The ready-to-eat breakfast company was started in Germany in 2007 with a simple and unique idea. They let customers make their own customized muesli, which is then delivered by the company to your home or office. Customers can choose from 70 ingredients, and to quote the company “566 quadrillion different muesli variations.”

What’s the difference between Mymuesli and other companies? Most businesses are focused on market segmentation, to differentiate customers and deliver what they want. But mymuesli sought out the commonalities and desires of “muesli-loving” customers, thereby creating a platform for mass appeal and mass customization. And with 566 quadrillion different muesli variations, there’s more than enough combinations to delight mymuesli customers for years to come.

What’s your variation on my muesli? What are you doing to give your health brand customers exactly what they want (by looking at their world through their eyes)? Here are what a few health brands are doing:

Hellohealth – a healthcare startup trying to create a better (simpler) healthcare experience for both patients and doctors.

YouBar – an LA-based company that lets you create nutrition bars tailored to your own tastes and dietary dreams.

Google Health – which allows users to build their own personal health record.

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This post refers back to Are You Really Satisfying Your Customers, written by Scott Monty, at his Social Media Marketing Blog. Scott is the head of social media for Ford Motor Company.

Scott’s point is that as it becomes harder for consumers to distinguish one company’s offerings from another, customer service is one (remaining) way to create greater value and gain competitive advantage. And social media channels, particularly Twitter, are well suited to help companies do this. He cites these three examples from Comcast, Best Buy and Zappos.

What do you think? Is the situation among health brands any different? What organizations are providing superior customer service experiences? And which are doing the best job of integrating social media into their efforts?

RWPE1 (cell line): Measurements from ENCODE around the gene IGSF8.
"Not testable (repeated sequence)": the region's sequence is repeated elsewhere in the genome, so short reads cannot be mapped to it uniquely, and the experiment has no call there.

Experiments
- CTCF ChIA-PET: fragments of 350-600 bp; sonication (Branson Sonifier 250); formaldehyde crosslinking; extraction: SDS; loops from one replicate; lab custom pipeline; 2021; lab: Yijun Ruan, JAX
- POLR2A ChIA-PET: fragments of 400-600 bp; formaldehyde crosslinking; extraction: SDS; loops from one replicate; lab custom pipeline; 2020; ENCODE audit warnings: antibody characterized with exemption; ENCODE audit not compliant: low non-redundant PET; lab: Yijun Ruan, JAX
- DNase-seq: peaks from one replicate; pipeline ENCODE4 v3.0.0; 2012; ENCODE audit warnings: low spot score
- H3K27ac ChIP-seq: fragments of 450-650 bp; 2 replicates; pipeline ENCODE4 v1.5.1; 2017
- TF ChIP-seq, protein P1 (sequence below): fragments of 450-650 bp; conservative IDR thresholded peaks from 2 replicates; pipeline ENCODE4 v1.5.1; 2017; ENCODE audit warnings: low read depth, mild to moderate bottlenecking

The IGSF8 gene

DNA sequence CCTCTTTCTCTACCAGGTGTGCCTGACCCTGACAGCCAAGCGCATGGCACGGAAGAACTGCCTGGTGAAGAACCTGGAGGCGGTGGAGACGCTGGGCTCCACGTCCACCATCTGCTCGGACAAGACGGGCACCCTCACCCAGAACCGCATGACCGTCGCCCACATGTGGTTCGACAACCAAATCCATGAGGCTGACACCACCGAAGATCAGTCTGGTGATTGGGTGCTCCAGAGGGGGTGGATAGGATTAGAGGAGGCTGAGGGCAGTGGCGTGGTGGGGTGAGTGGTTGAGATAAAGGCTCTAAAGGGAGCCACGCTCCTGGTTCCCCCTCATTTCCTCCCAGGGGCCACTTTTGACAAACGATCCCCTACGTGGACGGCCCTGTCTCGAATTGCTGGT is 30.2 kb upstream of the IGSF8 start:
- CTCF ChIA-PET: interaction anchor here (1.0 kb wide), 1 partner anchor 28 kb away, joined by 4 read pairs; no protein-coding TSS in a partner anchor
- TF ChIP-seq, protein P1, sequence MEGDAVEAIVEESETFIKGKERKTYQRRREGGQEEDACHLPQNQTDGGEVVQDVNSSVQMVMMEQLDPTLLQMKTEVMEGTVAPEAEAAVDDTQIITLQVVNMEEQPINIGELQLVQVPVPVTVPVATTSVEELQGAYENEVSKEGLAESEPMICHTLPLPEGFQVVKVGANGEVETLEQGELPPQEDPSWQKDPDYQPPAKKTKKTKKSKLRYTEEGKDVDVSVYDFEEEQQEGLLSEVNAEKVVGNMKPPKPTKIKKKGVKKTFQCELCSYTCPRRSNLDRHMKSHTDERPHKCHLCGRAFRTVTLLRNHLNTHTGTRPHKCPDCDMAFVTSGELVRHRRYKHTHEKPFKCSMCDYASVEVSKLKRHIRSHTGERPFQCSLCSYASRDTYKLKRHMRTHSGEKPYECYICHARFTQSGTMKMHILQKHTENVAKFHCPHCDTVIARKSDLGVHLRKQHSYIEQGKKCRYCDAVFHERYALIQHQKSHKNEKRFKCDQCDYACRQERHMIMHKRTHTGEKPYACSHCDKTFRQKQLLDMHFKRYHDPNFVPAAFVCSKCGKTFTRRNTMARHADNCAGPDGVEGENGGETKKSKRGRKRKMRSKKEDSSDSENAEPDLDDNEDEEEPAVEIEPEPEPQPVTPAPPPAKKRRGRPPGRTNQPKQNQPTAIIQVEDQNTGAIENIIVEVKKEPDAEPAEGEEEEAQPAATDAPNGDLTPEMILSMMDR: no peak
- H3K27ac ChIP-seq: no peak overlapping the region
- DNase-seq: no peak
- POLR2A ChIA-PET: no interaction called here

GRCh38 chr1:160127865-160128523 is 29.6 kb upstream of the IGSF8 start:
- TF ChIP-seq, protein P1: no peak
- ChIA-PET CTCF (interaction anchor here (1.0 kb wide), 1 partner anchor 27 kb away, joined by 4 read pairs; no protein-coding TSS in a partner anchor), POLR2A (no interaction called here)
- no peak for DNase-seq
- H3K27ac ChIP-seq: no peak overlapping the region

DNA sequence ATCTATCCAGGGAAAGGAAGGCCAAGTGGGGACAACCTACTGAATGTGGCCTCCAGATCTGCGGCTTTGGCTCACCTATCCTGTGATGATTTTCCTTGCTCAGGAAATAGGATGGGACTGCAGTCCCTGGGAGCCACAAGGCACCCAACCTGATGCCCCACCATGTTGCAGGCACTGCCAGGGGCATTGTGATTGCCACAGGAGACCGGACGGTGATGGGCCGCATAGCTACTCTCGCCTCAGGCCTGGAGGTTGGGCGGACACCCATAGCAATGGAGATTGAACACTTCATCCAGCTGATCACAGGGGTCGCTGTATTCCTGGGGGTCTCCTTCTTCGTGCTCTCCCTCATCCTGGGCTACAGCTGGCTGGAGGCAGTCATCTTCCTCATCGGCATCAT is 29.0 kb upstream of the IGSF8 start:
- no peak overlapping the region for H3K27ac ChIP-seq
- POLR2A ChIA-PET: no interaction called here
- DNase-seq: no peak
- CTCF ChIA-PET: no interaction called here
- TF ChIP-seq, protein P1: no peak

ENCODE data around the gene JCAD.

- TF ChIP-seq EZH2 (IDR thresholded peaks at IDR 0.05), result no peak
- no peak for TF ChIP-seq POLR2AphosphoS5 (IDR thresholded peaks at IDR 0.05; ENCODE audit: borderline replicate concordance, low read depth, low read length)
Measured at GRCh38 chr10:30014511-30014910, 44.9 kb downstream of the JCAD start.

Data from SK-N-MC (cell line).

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This is the first of many “Insider Insights” posts. Once a month, I’ll be featuring the personal perspective of a health brand CEO, senior marketer, digital or social media expert. I’m pleased to have Ed Bennett as our first participant. Ed is Director, Web Strategy at University of Maryland Medical System.

Each of these guests will address the same four questions, so that we’ll build a wealth of perspectives and knowledge around these four issues. Here’s what Ed has to say about the future of health brands and social media:

1. The organizations and brands that will thrive in the future are those that
quickly adapt to new customer expectations. An entire generation is comfortable with Facebook, Twitter and other social media. Their expectation is to have direct, honest and rapid interactions with the brands they use. PR speak, and legalese will marginalize organizations, but authentic conversations will build customer loyalty and positive Word of Mouth.

2. Specific to social media, how has it impacted the way your organization conducts business? Healthcare, and hospitals in particular are very conservative. So far, most of these tools are seen as an extension of current practices, not as a new way to do business. We are seeing these services used to post news and events information, educational resources, and to re-purpose content like video. There is also some brand monitoring and service recovery going on, but it is not yet integrated into the basic business process.

3. What are the key challenges your organization is grappling with as it considers participation?

There are two major challenges:

A. Fear of HIPAA hold many healthcare organizations back. With no clear guidelines on what is allowed, hospitals in general are waiting on the sidelines. Out of the 5,000 US hospitals, only 360 are doing anything.

B. The other challenge is that IT departments in many hospitals block social media sites. Many times, work on them has to be done from home in the evening and weekends.

4. What are your top lessons learned for implementing a social media strategy?

You should start small, and only begin what you can maintain. Look to your internal experts, the people who use these tools in their personal life. They can see the benefits, and can be a great resource for your organization.